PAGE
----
About the great Fred Smith (founder and CEO of FedEx), there are more than a few stories that have followed him over the decades. Particularly as the star of what was formerly Federal Express began to rise, it was often thrown around that a professor at Yale had given a C to Smith’s essay about a business that would offer overnight delivery, anywhere. There’s also the one about Smith supposedly nearing payday without the funds necessary to make payroll, only for the brilliant entrepreneur to play more than a few winning hands in Las Vegas such that his employees were paid.
Are the stories true, or apocryphal? The view here is that the answers to the previous questions don’t matter. What matters is that one of the entrepreneurial greats of any era just announced that he’ll be stepping down as CEO of FedEx, the remarkable company that he created. The stories don’t matter simply because any halfway clued in person doesn’t require them to know with certainty that Smith stared corporate death in the face far more than a few times since Federal Express opened its doors in the early 1970s.
How do we know with certainty that the previous assertion is true? We do because Smith is worth billions. That he is indicates that Smith not only discovered an unmet need in the marketplace, but did so in stunning fashion. While New York Times columnist David Brooks has superciliously (and naively) written that “all I need is a hedge fund to get started” on the path to billionaire status, in the real world the gut-wrenching road to “billionaire” is littered with terrifying risks taken, seemingly insurmountable obstacles, long nights full of worry that your business won’t be alive by morning, and endless ridicule from the established – and flush with cash – commercial powers that be.
Smith’s billions are a certain signal that he endured all of the above, and more. Indeed, if Smith’s vision for giving all new meaning to delivery had been accepted as reasonable, then it’s near certain that other, much better capitalized businesses would have done as Smith did. That they didn’t is a reminder that the established transportation giants of the 1970s thought Smith delusional, in pursuit of the impossible, and likely both. Better yet, those with jets and the capital access to acquire more jets likely never even considered the business line that Smith so deeply believed in.
I first became aware of Federal Express in 1978. My Aunt Kathy had gotten a job there. Please understand the context of Federal Express in 1978. Roughly 70% of Americans had never even flown on an airplane, yet Smith was offering customers overnight delivery? By plane? The service was very difficult to contemplate considering the world as it was back then.
Please also consider the funding environment that existed when Smith decided to pursue the impossible. In 1969 the capital gains tax rate had been increased to 50%. And then in 1971, the dollar’s link to gold was severed by President Nixon; the latter an explicit devaluation of the dollar that logically coincided with soaring prices for the fuel that powers airplanes…A 50% tax on capital gains combined with the brutal tax that is a falling currency (when investors put wealth to work, they seek returns in dollars) made investment in the bluest of blue chips (the S&P 500 rose 17% in the 1970s) a bit of a fool’s errand, which means wildly capital intensive Federal Express brought all new meaning to intrepid investment.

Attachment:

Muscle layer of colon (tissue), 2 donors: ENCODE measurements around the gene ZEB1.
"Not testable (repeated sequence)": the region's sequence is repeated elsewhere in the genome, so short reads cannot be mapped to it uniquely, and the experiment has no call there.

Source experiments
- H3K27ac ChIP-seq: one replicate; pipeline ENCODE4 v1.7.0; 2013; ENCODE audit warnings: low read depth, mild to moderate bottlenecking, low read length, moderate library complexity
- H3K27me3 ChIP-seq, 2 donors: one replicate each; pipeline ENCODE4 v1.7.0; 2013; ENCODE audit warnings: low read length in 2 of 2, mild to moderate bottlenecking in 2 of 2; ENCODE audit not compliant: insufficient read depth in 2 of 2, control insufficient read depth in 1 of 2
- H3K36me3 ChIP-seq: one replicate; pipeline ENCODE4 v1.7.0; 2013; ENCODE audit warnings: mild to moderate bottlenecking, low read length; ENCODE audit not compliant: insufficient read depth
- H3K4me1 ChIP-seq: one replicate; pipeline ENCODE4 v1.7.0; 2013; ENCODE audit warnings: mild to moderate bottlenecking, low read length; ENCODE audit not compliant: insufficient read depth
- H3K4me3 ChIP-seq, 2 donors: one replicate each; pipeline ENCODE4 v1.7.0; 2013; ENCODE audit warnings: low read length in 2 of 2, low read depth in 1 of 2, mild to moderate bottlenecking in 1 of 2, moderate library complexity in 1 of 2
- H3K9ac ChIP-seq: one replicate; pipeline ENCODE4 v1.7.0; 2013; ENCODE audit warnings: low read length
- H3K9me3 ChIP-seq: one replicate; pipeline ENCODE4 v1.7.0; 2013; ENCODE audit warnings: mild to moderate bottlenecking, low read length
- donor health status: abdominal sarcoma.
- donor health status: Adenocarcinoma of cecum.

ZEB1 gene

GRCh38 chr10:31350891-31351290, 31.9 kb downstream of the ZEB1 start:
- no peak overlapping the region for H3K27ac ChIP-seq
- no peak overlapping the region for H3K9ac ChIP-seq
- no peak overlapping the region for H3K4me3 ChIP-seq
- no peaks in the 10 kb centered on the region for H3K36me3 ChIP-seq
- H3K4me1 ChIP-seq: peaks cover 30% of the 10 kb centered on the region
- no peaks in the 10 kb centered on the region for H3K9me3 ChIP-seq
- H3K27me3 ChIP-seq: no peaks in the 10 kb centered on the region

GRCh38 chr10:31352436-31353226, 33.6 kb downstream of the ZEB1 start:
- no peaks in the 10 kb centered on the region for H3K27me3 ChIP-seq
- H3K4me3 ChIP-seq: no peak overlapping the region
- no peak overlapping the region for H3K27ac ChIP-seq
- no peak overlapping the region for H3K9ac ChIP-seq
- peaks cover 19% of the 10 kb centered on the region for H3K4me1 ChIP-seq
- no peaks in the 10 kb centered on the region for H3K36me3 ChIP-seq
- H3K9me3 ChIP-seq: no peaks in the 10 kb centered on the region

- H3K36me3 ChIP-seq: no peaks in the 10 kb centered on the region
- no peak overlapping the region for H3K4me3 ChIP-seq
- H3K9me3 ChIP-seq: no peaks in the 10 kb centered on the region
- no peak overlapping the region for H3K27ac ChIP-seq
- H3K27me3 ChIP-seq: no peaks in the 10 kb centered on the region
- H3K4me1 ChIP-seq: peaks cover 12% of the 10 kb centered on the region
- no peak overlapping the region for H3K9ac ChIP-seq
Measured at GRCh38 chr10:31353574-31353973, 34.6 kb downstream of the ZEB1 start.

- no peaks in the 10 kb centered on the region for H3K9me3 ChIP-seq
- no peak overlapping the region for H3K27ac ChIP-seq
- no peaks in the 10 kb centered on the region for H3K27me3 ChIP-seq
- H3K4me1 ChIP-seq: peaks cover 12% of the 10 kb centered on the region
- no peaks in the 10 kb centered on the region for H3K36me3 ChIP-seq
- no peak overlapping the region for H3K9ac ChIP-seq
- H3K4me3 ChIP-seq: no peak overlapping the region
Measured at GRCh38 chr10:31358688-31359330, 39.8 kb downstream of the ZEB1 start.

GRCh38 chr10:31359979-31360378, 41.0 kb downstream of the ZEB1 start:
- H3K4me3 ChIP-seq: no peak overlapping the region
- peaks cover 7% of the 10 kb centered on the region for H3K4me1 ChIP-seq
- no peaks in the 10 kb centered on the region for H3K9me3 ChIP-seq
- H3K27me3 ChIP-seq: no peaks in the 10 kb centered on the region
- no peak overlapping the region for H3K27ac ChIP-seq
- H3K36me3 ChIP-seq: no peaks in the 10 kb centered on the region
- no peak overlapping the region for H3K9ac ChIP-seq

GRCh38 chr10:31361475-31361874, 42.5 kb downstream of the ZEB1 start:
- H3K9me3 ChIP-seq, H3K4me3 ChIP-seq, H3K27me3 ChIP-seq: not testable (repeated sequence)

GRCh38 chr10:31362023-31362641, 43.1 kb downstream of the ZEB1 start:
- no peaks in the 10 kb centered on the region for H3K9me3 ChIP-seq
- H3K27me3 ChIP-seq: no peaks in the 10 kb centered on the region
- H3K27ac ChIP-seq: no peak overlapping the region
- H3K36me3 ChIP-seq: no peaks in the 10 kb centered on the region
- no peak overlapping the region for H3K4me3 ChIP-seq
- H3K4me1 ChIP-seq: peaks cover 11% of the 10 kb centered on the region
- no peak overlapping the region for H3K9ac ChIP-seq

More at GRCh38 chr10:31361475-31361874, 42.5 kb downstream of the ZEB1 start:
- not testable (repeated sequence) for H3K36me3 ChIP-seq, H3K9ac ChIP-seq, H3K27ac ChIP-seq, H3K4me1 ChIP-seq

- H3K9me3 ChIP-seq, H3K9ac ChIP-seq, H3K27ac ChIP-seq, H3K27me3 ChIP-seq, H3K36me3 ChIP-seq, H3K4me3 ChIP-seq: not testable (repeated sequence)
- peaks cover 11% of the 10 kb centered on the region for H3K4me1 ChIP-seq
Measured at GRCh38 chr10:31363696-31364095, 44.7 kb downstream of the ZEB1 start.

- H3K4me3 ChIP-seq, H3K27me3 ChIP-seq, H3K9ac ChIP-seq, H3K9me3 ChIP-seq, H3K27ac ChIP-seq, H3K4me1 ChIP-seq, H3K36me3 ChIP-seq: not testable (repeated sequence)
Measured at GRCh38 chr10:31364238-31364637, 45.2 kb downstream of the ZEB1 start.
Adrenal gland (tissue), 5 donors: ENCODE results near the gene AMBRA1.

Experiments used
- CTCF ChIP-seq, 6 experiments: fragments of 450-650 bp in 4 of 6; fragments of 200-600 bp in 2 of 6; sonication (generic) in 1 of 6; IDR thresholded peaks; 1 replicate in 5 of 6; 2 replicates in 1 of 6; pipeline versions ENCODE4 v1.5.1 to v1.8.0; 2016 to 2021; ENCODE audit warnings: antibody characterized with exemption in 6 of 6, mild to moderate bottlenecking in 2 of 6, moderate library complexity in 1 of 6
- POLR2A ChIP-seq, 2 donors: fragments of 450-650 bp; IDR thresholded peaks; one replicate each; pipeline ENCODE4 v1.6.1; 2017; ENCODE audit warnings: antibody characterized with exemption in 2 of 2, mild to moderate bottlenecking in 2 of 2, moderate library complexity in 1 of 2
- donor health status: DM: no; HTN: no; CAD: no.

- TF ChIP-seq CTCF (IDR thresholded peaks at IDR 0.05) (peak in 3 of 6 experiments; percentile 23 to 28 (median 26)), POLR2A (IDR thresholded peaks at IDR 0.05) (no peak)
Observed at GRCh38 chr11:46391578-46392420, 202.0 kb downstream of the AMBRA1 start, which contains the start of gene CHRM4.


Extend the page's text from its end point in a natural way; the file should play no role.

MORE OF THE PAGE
Of course, that’s why entrepreneurs are so different from 99.99999% of the rest of us. They see what microscopically few see. They believe deeply. The courage and resilience Smith had, not to mention relentless devotion to his vision, was surely otherworldly.
Where it gets interesting is that in reading this, all of you are aware that FedEx (in 1994 the Federal Express was shortened) ultimately made it, and made it big. But even then, the story isn’t so simple.
FedEx was in many ways a documents company, only for technology to theoretically rain on its brilliant parade. Figure that the fax machine had become commonplace in offices (and increasingly homes) by the 1980s, and certainly 1990s. More than a few saw the machines as an existential threat to FedEx given the much greater speed that faxes could reach customers, only for the Internet to rapidly become a thing by the late 1990s. The Internet quickly rendered the fax machine yesterday’s news, but the value of FedEx continued to rise.
One guesses that in the face of these presumed threats to his business, the opposite-thinking Smith saw opportunity. In an economy defined by relentless innovation of this kind, abundant wealth would surely be the happy result; wealth that would lift boats of all sizes. And increasingly prosperous people want the fruits of wealth in speedy fashion. Basically Smith saw well beyond alleged obstacles to FedEx yet again, only for his business to continue to prosper.
How fitting in a sense that Smith announced stepping aside on the day that President Biden rolled out a budget that included a large tax increase on billionaires. About Biden’s proposal, Cato Institute co-founder Ed Crane (Smith was a Cato board member) emailed me to ask in joking fashion “What have billionaires ever done for us?” Crane knew well the answer to his own question.
Against the longest of odds, billionaires rush a much better future into the present to all of our betterment. Fred Smith’s amazing accomplishments vivify this truth. As for the man in pursuit of cheap political points with his obnoxious tax, it’s apparent that he’s still got some growing up to do at the age of 79.
Reprinted from RealClearMarkets